Graphene, the two-dimensional super material, has pulled another rabbit out of its hat.
European researchers have used graphene to confine light to a space one atom thick, paving the way for ultra-small optical switches, detectors and sensors.
Not only is it stronger than steel, more conductive than copper, transparent and super-flexible, it can also be used to guide and control light in an atomic-width space (less than 1nm).
Researchers at the Institute of Photonic Sciences (ICFO) in Barcelona, Spain, have successfully squeezed infrared light between a layer of graphene and metal, separated by an atom-thick dielectric insulator.
“Graphene keeps surprising us: nobody thought that confining light to the one-atom limit would be possible,” said research leader Professor Frank Koppens.
Koppens said the research, recently published in Science, will open up completely new applications, including optical communications and sensing at a scale below one nanometer.
Most importantly, Koppens’ technique minimises energy losses in the light pulse. In previous studies, researchers have used metals to compress light below its wavelength, but were not able to reach atomic-widths without significant energy losses.
A surprise discovery
While an increasing number of researchers have been investigating how to trap light in increasingly tiny spaces, Koppens’ team was originally trying to achieve something quite different.
Graphene has the property of being able to guide light in the form of plasmons (oscillations of electrons that strongly interact with light). Lead author of the research, David Alcaraz Iranzo, said the team was initially looking for a way to excite graphene plasmons.
“On the way, we found the confinement was stronger than before and the additional losses minimal. So we decided to go to the one-atom limit with surprising results,” Alcaraz Iranzo said.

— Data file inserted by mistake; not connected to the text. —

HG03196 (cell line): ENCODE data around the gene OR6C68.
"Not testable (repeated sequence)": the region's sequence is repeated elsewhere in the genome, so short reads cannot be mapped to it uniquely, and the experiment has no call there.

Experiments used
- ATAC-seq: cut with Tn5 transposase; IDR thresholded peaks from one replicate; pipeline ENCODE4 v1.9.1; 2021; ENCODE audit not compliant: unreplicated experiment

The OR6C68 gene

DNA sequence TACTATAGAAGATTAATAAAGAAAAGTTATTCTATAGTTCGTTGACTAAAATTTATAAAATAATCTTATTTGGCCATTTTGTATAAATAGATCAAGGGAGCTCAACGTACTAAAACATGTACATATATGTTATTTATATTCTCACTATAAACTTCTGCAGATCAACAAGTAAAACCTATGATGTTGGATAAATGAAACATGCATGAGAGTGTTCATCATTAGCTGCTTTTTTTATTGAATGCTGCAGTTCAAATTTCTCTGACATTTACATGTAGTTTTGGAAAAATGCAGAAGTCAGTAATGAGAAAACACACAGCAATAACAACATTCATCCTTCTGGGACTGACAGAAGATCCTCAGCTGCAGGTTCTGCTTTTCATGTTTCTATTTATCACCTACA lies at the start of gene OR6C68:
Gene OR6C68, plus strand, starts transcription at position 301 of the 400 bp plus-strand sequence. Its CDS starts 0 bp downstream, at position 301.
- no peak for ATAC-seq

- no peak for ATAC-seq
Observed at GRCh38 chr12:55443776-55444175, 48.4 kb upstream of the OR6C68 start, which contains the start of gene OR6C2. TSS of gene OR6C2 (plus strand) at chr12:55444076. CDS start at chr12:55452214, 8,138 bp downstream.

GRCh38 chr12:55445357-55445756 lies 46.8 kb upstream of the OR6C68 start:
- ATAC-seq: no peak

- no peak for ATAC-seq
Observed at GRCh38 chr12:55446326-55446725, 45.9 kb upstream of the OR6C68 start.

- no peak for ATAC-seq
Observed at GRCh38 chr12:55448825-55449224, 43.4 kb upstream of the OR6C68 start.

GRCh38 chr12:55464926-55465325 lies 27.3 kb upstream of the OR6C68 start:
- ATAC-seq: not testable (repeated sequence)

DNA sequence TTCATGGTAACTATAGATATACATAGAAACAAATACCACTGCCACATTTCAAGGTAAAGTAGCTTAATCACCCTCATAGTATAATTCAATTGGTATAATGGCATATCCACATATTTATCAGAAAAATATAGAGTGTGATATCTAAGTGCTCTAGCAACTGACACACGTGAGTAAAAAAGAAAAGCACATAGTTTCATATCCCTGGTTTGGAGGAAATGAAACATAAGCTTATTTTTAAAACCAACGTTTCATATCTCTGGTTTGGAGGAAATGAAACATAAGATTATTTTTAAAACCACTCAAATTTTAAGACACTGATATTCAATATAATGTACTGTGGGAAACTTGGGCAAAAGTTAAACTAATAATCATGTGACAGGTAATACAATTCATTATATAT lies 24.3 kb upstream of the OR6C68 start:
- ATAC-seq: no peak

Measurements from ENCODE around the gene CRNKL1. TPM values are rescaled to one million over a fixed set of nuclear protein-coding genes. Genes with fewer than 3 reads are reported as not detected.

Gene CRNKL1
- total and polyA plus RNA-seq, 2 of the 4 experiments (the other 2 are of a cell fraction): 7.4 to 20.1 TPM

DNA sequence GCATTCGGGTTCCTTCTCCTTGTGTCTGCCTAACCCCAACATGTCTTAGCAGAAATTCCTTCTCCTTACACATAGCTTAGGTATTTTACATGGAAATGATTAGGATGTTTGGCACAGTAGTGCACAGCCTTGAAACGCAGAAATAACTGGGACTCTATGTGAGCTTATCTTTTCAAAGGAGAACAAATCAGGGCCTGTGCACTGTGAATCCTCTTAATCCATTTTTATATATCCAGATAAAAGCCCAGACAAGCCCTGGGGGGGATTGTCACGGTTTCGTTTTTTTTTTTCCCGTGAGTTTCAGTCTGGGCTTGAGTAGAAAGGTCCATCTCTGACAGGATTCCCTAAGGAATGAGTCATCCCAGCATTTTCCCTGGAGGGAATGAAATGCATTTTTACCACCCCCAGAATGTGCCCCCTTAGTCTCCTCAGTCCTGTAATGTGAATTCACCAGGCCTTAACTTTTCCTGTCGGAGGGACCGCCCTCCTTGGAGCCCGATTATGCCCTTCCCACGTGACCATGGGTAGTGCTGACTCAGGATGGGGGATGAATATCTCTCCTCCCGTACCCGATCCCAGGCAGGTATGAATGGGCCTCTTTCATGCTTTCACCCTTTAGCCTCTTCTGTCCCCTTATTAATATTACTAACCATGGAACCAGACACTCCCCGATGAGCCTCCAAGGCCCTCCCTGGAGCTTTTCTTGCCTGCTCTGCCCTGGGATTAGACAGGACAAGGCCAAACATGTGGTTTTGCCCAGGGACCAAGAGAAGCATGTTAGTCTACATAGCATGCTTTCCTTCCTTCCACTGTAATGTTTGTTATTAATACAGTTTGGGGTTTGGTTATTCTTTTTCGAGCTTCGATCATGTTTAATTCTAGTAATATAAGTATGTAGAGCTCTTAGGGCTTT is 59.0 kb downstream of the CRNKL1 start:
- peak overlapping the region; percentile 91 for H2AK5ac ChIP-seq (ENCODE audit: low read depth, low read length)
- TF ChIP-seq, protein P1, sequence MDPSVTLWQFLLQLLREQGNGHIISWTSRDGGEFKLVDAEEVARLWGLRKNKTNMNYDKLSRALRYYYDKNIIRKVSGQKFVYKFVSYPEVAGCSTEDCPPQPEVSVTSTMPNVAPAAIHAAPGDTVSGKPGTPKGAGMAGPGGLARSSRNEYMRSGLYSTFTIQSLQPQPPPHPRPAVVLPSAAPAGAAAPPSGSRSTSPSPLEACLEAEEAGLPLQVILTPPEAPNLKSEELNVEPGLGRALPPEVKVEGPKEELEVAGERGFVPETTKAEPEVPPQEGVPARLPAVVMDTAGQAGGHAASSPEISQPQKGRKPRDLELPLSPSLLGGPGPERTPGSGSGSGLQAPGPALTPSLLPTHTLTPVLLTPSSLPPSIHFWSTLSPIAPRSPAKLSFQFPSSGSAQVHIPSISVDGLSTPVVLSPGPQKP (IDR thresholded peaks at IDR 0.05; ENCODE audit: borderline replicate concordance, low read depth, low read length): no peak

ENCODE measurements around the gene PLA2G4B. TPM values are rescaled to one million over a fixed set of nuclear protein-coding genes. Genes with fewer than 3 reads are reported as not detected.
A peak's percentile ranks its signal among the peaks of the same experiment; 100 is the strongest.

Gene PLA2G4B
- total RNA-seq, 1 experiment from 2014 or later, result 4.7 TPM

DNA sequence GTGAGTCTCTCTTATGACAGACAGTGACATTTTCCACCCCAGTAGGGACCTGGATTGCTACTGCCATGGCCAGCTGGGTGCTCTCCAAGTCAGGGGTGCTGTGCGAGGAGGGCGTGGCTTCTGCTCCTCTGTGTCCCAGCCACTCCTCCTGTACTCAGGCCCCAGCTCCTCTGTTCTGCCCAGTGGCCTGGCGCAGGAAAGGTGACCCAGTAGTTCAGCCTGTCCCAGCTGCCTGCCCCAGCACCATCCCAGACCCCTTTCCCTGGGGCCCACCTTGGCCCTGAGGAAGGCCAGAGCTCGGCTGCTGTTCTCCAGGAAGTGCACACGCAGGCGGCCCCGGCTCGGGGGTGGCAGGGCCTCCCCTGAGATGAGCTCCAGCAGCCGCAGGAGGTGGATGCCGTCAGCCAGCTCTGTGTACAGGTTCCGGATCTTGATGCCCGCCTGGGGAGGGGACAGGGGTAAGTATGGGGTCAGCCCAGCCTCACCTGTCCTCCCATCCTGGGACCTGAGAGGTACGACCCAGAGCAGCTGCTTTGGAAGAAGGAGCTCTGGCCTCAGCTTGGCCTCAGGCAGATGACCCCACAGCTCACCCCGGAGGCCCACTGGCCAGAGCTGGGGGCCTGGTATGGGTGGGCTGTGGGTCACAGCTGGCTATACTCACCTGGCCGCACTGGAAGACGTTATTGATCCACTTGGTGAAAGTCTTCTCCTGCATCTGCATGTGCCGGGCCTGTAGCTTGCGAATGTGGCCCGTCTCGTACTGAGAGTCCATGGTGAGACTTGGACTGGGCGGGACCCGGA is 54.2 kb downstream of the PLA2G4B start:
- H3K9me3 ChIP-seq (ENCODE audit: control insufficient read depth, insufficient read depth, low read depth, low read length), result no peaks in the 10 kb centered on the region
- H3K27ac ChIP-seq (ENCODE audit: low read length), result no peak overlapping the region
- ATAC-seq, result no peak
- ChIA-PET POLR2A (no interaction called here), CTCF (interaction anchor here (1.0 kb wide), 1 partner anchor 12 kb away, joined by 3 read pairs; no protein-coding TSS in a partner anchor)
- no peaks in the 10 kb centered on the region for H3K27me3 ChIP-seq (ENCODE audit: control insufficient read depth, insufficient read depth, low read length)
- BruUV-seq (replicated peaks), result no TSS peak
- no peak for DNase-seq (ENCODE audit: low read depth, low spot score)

The experiment was conducted with a nano-optical device constructed from atom-thick two-dimensional materials (known as heterostructures). The device consisted of a layer of hexagonal boron nitride (hBN) sandwiched between a graphene monolayer and array of metal rods.
The researchers observed that even when the insulating hBN layer was reduced to one atom thickness, the confined light had minimal energy losses – the plasmons were still excited and able to propagate freely in this tiny space.
What’s more, the research team was able to switch the plasmon flow on and off using an electrical voltage to control light in a channel less than a nanometer thick.
Out of the lab and into society
ICFO is a member of the Graphene Flagship, a €1 billion (AU$1.6 billion) European research initiative with the task of bringing together academia and industry to take graphene out of the lab and into society in the next decade.
The flagship has more than 150 university and industry members spread across 23 countries.
According to Professor Andrea Ferrari, the Graphene Flagship’s science and technology officer, it’s driving the development of novel applications, particularly in the photonics and optoelectronics fields. But he stated that fundamental research such as the ICFO study are also important.
“Having reached the ultimate limit of light confinement could lead to new devices with unprecedented small dimensions,” Ferarri said.